Learn about employer tuition reimbursement programsJudi Sandall, May 7, 2007
You've decided that you're ready to go back to school online. You've heard that your employer offers a tuition reimbursement plan and you're wondering how to get more information. Your manager or Human Resources (HR) representative should be able to help. Your company's Web site or employee handbook may also provide detailed information on tuition reimbursement programs. Programs vary widely among different companies, but asking your manager or HR representative the following questions may help you understand the specific details of your employer's program.
What kinds of classes or programs are covered?Tuition reimbursement programs generally apply to classes that directly affect your ability to perform your current job or that prepare you for promotion - both online and campus programs, undergraduate and graduate degree programs, and often occupational and technical training. Some reimbursement programs also cover individual courses such as Spanish, English as a Second Language, or principles of accounting that enhance your job performance and provide personal enrichment.
Are there limits to how much I can receive?Most reimbursement programs have both annual and maximum limits that vary from hundreds to thousands of dollars.
Do I have to be a full-time employee?Some reimbursement programs require that you are a full-time employee while others expect you have been working for a specified amount of time before you can apply for the reimbursement benefit. Many programs provide this tuition benefit for all employees, regardless of their position in the company.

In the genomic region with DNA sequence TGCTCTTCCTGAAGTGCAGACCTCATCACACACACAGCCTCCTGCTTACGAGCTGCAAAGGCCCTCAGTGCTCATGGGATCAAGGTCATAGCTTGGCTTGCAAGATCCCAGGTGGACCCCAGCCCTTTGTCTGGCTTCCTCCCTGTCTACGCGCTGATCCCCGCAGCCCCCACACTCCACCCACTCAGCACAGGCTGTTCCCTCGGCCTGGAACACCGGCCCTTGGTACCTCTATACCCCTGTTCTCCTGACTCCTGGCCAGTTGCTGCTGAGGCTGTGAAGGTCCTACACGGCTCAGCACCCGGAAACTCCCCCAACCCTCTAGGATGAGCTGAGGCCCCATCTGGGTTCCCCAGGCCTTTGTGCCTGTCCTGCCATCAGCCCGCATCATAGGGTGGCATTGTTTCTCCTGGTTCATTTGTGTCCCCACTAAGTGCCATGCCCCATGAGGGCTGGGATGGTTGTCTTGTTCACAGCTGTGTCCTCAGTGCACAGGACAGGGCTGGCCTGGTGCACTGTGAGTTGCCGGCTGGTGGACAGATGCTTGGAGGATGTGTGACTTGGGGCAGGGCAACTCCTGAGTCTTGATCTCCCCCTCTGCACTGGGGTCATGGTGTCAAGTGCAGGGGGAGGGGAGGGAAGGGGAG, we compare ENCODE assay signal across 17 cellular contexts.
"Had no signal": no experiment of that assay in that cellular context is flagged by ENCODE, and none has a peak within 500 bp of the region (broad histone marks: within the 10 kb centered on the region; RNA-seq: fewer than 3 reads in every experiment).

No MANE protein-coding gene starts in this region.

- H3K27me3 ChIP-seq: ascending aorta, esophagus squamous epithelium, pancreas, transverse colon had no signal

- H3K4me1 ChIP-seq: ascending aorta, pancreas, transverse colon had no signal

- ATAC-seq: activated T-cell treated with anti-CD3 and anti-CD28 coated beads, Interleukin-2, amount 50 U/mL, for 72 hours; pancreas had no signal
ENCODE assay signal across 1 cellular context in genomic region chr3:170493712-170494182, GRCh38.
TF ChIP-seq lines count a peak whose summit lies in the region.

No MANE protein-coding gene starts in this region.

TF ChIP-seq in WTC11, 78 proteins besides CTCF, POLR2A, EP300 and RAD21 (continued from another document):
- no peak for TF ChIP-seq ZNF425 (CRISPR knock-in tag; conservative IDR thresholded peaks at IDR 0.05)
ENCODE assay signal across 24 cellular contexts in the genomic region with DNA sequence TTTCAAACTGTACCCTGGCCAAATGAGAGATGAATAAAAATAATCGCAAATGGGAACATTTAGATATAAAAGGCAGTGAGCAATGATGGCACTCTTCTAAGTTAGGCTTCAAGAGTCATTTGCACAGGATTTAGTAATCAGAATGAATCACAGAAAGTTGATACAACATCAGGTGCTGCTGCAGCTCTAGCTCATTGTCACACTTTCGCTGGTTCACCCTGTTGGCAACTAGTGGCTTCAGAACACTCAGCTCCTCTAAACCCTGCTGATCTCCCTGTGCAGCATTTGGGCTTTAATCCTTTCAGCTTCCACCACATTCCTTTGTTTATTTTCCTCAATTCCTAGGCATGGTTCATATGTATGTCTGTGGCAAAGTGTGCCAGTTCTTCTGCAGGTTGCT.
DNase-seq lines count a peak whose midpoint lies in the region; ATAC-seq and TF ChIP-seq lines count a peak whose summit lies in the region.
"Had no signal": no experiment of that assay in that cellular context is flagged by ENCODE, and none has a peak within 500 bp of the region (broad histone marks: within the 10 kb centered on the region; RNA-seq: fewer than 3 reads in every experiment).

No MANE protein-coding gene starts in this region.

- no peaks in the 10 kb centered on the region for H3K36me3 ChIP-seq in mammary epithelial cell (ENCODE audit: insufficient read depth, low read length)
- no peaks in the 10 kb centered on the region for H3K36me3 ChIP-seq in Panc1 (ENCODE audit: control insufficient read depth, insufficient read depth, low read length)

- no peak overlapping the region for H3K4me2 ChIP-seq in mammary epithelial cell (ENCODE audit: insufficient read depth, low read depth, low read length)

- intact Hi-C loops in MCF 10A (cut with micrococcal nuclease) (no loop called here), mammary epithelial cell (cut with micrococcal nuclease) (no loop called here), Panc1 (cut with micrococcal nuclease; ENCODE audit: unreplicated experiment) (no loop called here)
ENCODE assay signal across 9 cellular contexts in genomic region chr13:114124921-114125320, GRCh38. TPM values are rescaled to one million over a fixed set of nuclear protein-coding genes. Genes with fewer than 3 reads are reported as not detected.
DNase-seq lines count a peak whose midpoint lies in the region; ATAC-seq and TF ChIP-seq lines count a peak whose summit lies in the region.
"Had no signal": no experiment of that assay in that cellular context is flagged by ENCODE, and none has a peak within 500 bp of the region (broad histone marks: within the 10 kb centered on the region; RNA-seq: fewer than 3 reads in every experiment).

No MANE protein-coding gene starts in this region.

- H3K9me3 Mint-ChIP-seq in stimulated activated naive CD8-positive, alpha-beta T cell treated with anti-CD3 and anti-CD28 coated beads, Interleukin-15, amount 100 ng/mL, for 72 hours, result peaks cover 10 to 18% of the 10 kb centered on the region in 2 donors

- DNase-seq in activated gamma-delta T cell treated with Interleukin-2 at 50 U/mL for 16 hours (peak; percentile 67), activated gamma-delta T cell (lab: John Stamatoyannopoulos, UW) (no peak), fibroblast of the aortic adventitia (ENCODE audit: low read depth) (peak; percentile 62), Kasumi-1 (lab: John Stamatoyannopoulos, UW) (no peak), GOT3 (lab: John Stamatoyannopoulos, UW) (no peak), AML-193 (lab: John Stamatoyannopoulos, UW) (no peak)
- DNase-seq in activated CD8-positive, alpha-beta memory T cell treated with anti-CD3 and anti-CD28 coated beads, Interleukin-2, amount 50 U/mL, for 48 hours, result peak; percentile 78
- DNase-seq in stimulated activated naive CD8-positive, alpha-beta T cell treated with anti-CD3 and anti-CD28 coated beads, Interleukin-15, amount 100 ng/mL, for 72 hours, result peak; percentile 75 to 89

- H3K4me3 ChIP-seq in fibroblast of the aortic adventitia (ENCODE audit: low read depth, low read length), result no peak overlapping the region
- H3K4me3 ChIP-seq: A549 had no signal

What happens if I receive a tuition reimbursement benefit and then leave the company?Some reimbursement programs require that you continue to work for a specific time period after you have received tuition reimbursement.
When will I receive reimbursement for my tuition?Employers generally reimburse tuition costs after you have completed the class. Some programs specify that you need to attain a "B" grade or a "Pass" in a class before they will authorize reimbursement.
By asking these questions, you should be able to understand how your employer's reimbursement tuition program can help finance your online education.
Department of Education Federal Student Aid
FAFSA on the Web